Figure 2: TGA-IR results for wood sample. The top section includes the temperature ramp and the first derivative of the weight loss (from the TGA), along with the Gram-Schmidt profile for the FT-IR data. The bottom is a spectrum at a single time point.

The key function of deformulation analysis involves identifying the various components and measuring a unique time/temperature response curve (profile) for each component. The profiles reveal when a gas starts evolving (time = temperature) and the duration of the gas evolution. Manual processing can take upwards of an hour. The Mercury TGA algorithm automates the analysis, by first performing a multivariate curve resolution (MCR) analysis on the series of spectra to extract the causes of the spectral differences observed in the data set. The MCR approach creates vectors that correspond to the linearly independent spectral features; these vectors are commonly called Pure Component spectra. Further processing ends with library searching and profile preparation and presentation.

The wood sample TGA-IR data file in Figure 2 consisted of 450 spectra. The database chosen for the final step was the 460 spectra from the High Resolution Nicolet™ TGA Vapor Phase library. The complete process resulted in the presentation of Figure 3 in less than 20 s. The upper left corner of the display is the GS Profile, as seen in Figure 2. Below that are the calculated time profiles for each evolved gas component. Note how the gases evolve at different times during the deformulation, with a complex pattern of overlapping profiles. To the right of the profiles are the spectra of the identified gases from the library. The table at the bottom provides text information about the search results. The last profile and spectrum, labeled "Unknown," show what is essentially a residual of the analysis — the spectral components of the overall run for which the algorithm has not yet accounted. In this case, the unknown profile is mostly noise, indicating that the majority of the spectral features are assigned.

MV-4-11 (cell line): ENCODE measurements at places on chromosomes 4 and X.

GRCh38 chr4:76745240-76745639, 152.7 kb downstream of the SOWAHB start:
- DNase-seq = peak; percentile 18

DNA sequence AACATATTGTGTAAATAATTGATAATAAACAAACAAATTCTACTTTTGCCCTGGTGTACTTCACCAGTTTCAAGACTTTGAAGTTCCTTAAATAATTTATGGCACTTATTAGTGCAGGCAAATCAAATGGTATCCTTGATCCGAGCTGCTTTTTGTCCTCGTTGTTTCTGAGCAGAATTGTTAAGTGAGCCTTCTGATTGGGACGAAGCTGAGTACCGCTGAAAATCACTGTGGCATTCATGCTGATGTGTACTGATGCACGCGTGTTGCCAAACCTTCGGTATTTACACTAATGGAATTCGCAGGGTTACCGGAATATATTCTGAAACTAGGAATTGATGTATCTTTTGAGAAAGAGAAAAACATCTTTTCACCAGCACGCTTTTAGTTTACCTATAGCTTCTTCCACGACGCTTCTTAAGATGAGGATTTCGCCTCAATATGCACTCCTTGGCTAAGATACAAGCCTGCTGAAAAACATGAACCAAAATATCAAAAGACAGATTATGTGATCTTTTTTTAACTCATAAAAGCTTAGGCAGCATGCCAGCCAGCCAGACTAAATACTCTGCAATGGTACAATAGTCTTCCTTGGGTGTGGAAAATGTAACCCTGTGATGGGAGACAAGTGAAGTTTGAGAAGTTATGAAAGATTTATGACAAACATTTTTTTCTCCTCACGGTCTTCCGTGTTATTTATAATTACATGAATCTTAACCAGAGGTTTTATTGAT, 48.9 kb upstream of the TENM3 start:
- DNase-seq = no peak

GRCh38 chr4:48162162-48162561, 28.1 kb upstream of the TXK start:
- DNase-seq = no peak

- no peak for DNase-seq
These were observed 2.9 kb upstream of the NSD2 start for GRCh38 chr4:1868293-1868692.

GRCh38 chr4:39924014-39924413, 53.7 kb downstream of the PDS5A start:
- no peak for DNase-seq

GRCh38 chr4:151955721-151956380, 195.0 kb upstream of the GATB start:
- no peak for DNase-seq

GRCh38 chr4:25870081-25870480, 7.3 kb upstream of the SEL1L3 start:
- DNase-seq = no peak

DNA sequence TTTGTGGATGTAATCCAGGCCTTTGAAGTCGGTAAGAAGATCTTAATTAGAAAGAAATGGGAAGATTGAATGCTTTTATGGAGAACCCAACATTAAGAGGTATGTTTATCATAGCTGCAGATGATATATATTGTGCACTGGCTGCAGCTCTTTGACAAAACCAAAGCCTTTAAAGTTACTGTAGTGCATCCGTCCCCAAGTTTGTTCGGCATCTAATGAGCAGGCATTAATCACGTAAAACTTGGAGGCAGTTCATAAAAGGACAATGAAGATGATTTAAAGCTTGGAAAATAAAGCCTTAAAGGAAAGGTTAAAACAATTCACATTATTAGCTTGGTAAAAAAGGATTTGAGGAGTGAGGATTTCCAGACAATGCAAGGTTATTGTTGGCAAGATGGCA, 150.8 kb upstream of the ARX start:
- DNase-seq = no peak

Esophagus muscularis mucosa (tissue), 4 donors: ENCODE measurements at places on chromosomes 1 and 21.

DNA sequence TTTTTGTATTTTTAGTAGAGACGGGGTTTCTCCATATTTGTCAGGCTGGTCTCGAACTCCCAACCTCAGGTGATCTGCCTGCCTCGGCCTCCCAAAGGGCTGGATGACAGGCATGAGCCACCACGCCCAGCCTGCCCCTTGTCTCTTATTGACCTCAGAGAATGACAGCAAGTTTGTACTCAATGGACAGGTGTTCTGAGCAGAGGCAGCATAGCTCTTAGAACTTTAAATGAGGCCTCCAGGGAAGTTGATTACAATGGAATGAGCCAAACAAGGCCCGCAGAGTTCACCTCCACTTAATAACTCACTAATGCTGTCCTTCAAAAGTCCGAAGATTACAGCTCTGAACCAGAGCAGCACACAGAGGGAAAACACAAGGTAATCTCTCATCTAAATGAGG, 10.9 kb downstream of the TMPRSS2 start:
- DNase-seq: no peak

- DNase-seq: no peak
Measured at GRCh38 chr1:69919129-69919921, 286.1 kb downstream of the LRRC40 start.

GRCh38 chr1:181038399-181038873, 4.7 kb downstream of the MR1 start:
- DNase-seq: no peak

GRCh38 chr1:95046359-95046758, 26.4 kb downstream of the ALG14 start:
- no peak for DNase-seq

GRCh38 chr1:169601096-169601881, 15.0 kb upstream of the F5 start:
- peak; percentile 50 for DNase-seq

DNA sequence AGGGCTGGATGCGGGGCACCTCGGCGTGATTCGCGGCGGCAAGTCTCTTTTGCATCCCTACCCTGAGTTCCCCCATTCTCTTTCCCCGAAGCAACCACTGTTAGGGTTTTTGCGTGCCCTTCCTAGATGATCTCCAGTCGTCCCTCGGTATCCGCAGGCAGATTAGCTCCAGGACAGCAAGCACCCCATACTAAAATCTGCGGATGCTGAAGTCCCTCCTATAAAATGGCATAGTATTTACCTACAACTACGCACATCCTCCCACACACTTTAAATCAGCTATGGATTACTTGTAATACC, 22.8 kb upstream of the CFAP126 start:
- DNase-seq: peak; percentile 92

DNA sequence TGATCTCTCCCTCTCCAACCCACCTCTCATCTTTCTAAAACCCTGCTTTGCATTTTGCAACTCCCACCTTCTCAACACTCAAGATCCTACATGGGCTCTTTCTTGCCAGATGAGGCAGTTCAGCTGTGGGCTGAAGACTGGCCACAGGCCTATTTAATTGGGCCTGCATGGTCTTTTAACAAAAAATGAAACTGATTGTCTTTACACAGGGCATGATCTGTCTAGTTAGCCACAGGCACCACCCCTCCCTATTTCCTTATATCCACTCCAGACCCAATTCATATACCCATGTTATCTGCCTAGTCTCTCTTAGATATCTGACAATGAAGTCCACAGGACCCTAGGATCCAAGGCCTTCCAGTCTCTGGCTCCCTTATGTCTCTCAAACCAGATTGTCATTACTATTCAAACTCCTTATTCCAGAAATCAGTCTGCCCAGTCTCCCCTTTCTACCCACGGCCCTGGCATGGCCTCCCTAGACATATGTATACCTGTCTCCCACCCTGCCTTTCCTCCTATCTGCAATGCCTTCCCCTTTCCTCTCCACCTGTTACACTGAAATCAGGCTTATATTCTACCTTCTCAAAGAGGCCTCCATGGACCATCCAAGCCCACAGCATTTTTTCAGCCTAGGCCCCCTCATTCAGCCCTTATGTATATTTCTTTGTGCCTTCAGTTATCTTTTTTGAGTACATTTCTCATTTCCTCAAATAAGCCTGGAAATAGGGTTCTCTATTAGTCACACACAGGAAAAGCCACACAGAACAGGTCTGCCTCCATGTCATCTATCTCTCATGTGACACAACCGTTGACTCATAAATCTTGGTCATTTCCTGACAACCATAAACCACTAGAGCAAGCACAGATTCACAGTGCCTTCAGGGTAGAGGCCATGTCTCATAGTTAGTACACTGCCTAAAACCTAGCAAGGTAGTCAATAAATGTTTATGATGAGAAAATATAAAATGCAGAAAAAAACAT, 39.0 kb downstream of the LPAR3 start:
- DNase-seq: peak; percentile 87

Figure 3: The Mercury TGA result for the wood sample shown in Figure 2.

The upper right window is critical to the user experience. This shows the composite spectrum (in red) synthesized from the library spectra of the identified species compared to the actual spectrum (in blue) at a particular time point. Note this does not include the "Unknown" component, so it represents the analytical results only. Scrolling the time bar in the GS pane (upper left) allows the user to compare each spectrum to a calculated composite at that time — essentially playing back the synthetic and actual series files simultaneously. This display allows the user to assess if the algorithm has identified all of the critical components in the file. The algorithm allows the user to add more components and re-calculate, until complete identification of all off-gassing components has been accomplished.

Conclusions

Deformulation remains a core requirement for many materials laboratories. While weight loss and identification are important, the additional information gleaned from the time (temperature) dependence of the gas evolutions provides insights into the process used to create the material. The unique combination of quantitative data from the weight loss, qualitative analysis of the components, and process insights from the profiles shows the strong motivation behind the hyphenated TGA-IR technique.